Sec. 956 was an anti-abuse mechanism under the pre-TCJA deferral regime, under which the earnings of controlled foreign corporations (CFCs) were generally taxable only when distributed to a U.S. shareholder. In order to prevent taxpayers from accessing those earnings tax-free by other means, Sec. 956 treats a CFC’s investment in U.S. property similarly to a “deemed” dividend to its U.S. shareholders. For example, a loan by a CFC to its U.S. shareholder from previously untaxed earnings would cause those earnings to be included in the income of the U.S. shareholder.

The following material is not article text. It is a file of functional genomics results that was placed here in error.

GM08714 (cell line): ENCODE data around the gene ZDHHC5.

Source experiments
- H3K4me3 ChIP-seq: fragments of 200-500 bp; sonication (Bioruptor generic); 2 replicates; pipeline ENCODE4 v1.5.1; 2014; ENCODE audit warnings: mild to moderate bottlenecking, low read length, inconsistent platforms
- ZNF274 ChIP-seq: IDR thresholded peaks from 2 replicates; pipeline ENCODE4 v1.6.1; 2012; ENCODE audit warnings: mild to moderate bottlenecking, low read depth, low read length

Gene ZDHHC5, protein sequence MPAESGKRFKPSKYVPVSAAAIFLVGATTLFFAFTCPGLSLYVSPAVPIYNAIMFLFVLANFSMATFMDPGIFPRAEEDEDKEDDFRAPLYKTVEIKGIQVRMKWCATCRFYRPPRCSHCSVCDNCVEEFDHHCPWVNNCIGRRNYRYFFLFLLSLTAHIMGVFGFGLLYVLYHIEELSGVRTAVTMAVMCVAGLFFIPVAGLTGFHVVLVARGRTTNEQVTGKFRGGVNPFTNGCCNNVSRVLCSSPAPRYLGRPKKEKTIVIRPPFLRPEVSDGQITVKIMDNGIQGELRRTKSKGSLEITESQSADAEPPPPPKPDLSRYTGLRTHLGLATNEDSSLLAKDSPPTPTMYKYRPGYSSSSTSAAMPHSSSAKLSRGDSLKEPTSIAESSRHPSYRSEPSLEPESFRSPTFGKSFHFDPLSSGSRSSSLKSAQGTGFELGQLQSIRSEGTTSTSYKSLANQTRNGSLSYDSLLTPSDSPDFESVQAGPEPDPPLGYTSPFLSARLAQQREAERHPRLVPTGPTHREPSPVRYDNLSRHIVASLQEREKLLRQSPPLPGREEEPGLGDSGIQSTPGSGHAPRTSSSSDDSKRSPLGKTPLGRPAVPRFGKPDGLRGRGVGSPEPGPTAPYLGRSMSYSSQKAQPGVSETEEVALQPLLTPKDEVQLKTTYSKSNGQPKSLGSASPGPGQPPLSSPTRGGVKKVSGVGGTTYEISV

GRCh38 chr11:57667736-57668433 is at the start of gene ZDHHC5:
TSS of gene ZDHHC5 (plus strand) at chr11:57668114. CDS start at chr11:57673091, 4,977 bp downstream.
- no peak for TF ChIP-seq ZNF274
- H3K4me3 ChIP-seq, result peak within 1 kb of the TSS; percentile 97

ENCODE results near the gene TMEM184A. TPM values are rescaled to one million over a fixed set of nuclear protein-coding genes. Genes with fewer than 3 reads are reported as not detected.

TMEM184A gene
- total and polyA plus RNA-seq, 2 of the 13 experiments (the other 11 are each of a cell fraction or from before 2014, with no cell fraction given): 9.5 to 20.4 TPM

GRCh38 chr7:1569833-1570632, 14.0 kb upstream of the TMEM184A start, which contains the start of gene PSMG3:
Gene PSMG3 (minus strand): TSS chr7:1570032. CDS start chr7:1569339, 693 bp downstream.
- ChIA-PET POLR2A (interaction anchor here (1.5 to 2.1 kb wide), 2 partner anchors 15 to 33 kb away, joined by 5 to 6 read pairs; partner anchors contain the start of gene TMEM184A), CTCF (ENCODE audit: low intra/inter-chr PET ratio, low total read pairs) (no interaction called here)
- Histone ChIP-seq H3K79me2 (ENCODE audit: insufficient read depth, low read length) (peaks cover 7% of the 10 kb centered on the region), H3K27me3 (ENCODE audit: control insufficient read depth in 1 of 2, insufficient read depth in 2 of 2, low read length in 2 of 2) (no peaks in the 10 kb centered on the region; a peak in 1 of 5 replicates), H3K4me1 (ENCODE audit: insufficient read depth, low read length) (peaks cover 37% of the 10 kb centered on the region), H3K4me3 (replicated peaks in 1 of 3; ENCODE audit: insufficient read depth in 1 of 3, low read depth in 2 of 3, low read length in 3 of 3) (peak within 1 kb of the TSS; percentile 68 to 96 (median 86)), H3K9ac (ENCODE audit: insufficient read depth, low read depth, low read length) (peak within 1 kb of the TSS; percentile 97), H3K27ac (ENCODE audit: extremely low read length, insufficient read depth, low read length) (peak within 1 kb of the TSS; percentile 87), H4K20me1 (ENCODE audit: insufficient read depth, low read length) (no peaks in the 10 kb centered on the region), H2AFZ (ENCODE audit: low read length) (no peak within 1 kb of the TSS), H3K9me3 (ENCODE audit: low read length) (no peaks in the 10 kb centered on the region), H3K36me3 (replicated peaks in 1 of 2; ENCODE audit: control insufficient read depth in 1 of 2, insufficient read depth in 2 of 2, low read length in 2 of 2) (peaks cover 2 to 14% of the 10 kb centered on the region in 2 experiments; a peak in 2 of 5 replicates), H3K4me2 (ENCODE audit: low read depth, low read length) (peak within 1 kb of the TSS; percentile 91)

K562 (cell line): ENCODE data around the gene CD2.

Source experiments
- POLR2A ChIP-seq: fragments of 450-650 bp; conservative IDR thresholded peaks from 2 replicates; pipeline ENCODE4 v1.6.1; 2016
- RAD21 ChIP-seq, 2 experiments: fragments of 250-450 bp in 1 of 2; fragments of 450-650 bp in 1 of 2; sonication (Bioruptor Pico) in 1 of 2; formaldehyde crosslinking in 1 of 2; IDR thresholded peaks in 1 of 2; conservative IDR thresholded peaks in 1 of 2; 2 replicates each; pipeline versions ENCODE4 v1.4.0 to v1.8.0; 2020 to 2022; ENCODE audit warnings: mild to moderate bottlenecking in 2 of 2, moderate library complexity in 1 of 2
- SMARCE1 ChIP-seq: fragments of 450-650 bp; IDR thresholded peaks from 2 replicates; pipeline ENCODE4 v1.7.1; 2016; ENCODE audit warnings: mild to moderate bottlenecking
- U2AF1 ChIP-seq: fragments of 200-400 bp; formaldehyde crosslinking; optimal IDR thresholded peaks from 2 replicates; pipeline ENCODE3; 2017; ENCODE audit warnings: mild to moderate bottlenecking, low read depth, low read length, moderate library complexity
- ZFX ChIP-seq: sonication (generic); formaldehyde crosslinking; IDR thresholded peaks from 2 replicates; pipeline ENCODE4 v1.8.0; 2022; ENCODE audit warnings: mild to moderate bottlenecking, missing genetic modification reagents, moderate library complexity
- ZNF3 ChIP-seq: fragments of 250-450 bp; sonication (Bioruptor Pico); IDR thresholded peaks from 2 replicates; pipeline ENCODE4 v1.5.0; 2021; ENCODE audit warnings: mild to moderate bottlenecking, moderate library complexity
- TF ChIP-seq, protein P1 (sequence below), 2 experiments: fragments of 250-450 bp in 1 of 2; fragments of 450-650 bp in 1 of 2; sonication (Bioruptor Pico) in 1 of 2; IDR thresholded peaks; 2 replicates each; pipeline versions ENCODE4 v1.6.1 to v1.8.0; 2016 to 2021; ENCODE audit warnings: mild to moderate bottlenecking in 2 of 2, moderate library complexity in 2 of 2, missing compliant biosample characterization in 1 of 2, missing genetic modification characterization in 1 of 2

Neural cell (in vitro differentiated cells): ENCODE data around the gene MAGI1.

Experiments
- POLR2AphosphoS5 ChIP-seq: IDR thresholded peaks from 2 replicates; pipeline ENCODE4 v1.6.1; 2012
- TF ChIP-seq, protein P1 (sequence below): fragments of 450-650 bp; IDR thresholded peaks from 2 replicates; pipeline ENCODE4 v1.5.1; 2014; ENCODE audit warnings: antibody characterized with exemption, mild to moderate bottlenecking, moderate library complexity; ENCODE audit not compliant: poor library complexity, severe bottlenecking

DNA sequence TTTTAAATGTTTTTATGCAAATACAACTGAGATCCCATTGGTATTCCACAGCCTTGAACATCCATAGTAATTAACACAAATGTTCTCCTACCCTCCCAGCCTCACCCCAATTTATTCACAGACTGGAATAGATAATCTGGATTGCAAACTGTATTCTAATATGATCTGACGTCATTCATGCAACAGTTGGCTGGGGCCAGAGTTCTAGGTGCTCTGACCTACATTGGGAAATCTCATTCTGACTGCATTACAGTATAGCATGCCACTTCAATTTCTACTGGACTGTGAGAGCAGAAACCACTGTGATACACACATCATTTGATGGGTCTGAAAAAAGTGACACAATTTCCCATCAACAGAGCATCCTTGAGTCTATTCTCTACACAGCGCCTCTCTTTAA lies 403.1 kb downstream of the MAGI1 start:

The TCJA enacted Sec. 245A as part of a new participation exemption regime, allowing U.S. corporations a full dividends received deduction (DRD) for dividends paid by a 10% owned foreign corporation. However, the TCJA did not repeal Sec. 956 for corporate shareholders (although the first draft of the House Bill did). Therefore, a disconnect exists between U.S. taxpayers who access earnings of CFCs by way of dividend and those who do so via investments in U.S. property. The U.S. corporation receiving a dividend from a CFC pays no tax; the U.S. corporation receiving a loan from its CFC pays 21% tax (assuming the CFC has sufficient untaxed E&P and insufficient previously taxed income to shield the inclusion).

 

Discover more: IRS issues taxpayer-friendly guidance on Sec. 956 investments in U.S. property

 

Authors:

Brendan Sinnott

Alan Cathcart

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